Coming to the financial sector, GST has a widespread impact on Banks and NBFCs alike. In fact, services sector are more affected by GST than the manufacturing/trading sector. Hence, financial services that are based on funds/fee/insurance, are seeing a major shift from the previous tax scheme. Here’s a look at the impact that GST will have on the banking sector:
- Registering branches to be a hassle: Under the previous tax regime, it was possible for Banks with pan-India operations, to have a centralized registration. However with GST, Banks and NBFC’s will now have to obtain separate registrations for branches in every state. This also enhances the compliance burden for filing returns substantially for them.
- Leveraging and de-leveraging of ITC: Banks and NBFCs would generally opt for the reversal of 50% of CENVAT credit in the previous tax scheme against input/output services. The CENVAT credit could also be availed on no reversal conditions. However, with GST in place, 50% of the credit has to be reversed, which leaves financial institutions with a 50% reduced credit. Thus the cost of capital has been increased for them.
- Assessment and Adjudication are now troublesome: Earlier respective state regulators would conduct the assessment for branches, however, now every registered branch and NBFCs have to justify its stance on chargeability and utilization of Input Tax Credit in different states. Also, the involvement of more than one adjudicating authority means a difference of opinion may be possible, thus prolonging the process.
Revenue Recognition under GST
- Financial Services that are Account Linked: For account linked financial services, the location of the recipient will be determined by the place of supply. In cases where service recipients keep shifting bases, on the basis of better opportunities, location tracking will be difficult and may pose problems, when it comes to the permanent/current address, communication/KYC address of the service provider.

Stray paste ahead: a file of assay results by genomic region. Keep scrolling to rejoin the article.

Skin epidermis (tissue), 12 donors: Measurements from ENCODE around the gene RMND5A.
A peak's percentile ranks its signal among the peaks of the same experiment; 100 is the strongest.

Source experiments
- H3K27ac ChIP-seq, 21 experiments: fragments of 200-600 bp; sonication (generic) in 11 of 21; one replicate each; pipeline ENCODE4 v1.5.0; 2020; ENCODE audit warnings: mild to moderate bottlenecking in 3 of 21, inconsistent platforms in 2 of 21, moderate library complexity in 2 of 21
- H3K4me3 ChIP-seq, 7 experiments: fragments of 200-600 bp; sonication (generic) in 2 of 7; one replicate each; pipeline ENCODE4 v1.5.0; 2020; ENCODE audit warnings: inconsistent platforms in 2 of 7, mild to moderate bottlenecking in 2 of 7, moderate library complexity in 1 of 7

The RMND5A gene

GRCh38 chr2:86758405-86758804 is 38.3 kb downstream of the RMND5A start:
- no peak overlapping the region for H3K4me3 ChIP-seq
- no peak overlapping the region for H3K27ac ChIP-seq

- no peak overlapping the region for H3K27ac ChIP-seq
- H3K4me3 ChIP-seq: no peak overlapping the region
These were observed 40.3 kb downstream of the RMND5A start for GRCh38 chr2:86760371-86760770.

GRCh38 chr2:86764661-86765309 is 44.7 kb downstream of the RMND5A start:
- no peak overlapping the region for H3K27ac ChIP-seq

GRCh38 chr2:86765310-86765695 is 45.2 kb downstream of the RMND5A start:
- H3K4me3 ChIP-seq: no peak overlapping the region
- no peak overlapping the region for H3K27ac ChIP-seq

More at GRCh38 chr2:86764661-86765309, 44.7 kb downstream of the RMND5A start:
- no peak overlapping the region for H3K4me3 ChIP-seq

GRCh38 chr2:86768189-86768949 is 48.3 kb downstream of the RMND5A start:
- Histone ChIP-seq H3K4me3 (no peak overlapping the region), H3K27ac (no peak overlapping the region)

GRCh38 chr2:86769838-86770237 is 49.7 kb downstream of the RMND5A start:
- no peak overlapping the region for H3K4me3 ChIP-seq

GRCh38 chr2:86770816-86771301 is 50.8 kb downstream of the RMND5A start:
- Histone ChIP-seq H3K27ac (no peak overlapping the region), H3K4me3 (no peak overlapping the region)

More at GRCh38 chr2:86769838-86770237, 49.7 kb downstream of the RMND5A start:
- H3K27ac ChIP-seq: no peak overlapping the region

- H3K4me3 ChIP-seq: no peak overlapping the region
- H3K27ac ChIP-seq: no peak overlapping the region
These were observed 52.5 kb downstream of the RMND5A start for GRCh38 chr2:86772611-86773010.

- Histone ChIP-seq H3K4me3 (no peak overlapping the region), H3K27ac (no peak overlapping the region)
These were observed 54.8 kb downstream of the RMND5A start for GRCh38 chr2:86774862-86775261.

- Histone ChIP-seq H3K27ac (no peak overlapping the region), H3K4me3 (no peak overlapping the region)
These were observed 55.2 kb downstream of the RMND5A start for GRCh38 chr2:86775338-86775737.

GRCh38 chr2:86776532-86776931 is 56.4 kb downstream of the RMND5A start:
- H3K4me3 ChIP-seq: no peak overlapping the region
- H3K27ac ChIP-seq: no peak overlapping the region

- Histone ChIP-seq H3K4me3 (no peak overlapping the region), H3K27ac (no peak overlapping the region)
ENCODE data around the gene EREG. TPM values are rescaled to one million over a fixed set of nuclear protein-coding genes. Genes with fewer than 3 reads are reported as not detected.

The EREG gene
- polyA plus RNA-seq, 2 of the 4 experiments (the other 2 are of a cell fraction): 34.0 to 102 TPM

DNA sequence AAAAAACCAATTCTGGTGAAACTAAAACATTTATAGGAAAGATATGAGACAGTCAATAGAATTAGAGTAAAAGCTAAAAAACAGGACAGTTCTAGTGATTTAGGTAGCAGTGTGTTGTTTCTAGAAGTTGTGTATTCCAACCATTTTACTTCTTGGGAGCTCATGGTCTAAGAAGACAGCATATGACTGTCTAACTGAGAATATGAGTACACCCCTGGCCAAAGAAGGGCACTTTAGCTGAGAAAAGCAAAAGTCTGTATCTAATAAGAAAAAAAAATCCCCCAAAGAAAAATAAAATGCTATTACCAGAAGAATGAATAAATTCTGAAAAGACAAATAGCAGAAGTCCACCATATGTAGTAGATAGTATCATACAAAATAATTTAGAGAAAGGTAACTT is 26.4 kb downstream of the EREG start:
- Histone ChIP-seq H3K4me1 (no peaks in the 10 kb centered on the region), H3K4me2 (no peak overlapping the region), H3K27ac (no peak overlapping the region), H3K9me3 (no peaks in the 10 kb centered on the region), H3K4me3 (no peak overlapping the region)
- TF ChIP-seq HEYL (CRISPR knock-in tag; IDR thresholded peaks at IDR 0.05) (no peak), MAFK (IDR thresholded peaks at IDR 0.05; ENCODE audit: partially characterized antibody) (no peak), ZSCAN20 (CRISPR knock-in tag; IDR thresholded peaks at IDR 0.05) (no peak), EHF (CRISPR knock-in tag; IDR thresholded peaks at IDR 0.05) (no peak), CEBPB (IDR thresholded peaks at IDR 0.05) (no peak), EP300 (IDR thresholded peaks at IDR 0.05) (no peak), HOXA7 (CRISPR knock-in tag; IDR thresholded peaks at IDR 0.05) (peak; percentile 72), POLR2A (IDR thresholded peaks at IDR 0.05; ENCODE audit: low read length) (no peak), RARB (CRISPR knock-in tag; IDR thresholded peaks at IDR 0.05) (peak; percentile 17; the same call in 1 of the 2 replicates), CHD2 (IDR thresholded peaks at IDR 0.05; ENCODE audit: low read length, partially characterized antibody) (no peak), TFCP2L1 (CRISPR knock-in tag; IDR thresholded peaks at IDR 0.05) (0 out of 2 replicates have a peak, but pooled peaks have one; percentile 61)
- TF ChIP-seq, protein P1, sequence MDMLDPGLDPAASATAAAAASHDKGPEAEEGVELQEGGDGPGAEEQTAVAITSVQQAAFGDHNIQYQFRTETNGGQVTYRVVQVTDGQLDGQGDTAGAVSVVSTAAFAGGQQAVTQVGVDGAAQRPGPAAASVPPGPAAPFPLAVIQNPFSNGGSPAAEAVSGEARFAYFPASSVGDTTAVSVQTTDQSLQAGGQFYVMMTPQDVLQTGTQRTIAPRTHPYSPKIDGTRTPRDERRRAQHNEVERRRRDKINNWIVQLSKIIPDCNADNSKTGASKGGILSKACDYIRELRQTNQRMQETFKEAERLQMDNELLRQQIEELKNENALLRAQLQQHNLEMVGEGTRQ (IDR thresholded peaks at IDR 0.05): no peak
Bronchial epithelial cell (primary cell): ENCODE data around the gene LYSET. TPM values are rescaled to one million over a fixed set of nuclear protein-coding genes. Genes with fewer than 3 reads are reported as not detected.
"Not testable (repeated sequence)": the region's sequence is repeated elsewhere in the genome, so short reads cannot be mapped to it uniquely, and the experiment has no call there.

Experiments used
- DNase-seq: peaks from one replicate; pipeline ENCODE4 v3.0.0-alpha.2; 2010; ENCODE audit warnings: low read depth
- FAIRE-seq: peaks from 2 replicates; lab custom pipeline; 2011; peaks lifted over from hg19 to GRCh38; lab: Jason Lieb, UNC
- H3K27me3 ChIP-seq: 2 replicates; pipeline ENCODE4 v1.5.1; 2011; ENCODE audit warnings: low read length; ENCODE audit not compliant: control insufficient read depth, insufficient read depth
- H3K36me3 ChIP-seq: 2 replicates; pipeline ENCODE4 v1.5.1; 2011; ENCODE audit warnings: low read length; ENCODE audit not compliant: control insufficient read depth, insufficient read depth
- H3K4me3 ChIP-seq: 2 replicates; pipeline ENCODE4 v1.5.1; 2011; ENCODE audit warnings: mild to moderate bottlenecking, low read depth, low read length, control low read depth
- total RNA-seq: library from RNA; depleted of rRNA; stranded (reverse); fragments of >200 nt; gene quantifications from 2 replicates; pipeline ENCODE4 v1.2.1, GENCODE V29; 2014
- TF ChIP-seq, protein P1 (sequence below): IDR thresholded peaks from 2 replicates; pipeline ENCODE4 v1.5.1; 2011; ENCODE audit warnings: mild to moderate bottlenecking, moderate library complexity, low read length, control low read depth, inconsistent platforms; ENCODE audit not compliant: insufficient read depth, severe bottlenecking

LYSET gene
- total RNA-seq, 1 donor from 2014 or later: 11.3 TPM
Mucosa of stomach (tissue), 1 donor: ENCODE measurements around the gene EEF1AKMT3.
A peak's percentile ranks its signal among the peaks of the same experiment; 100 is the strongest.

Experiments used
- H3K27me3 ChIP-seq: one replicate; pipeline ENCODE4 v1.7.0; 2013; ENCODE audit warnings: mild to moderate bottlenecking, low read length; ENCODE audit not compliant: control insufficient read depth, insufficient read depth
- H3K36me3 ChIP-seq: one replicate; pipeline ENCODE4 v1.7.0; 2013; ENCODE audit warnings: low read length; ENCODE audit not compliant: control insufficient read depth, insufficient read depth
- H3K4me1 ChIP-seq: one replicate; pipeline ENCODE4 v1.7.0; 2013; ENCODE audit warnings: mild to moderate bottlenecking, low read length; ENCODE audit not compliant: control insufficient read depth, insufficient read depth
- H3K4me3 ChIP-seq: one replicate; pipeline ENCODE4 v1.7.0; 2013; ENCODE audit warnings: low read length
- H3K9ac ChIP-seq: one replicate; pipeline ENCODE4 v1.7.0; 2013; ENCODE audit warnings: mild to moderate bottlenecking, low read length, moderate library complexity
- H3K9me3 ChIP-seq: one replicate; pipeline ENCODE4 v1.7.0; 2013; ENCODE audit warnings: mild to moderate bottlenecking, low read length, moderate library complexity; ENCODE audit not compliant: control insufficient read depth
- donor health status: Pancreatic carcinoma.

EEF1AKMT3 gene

- Financial Services that are Non-Account Linked: In the case of non-account linked services, the location of the service provider is going to be considered as the location of service supply. This will again be a problem for companies that are widespread in various locations but operate from a back office, in a separate state.
- Actionable Claims: Actionable claims were not considered as a service and hence were non-taxable under the previous tax regime. With GST, however, they are now files under supply of goods and will be taxable.
For the banking sector, the new GST regime brings in a lot of challenges in terms of transaction, customer profiles, IT systems etc. for capturing both front and back-end data. This will require vigilant IT operations and the ability to process high volume data, in order to be ready for complete GST compliance. What do you think about the impact of GST on the banking sector? Tell us your views in the comments section below.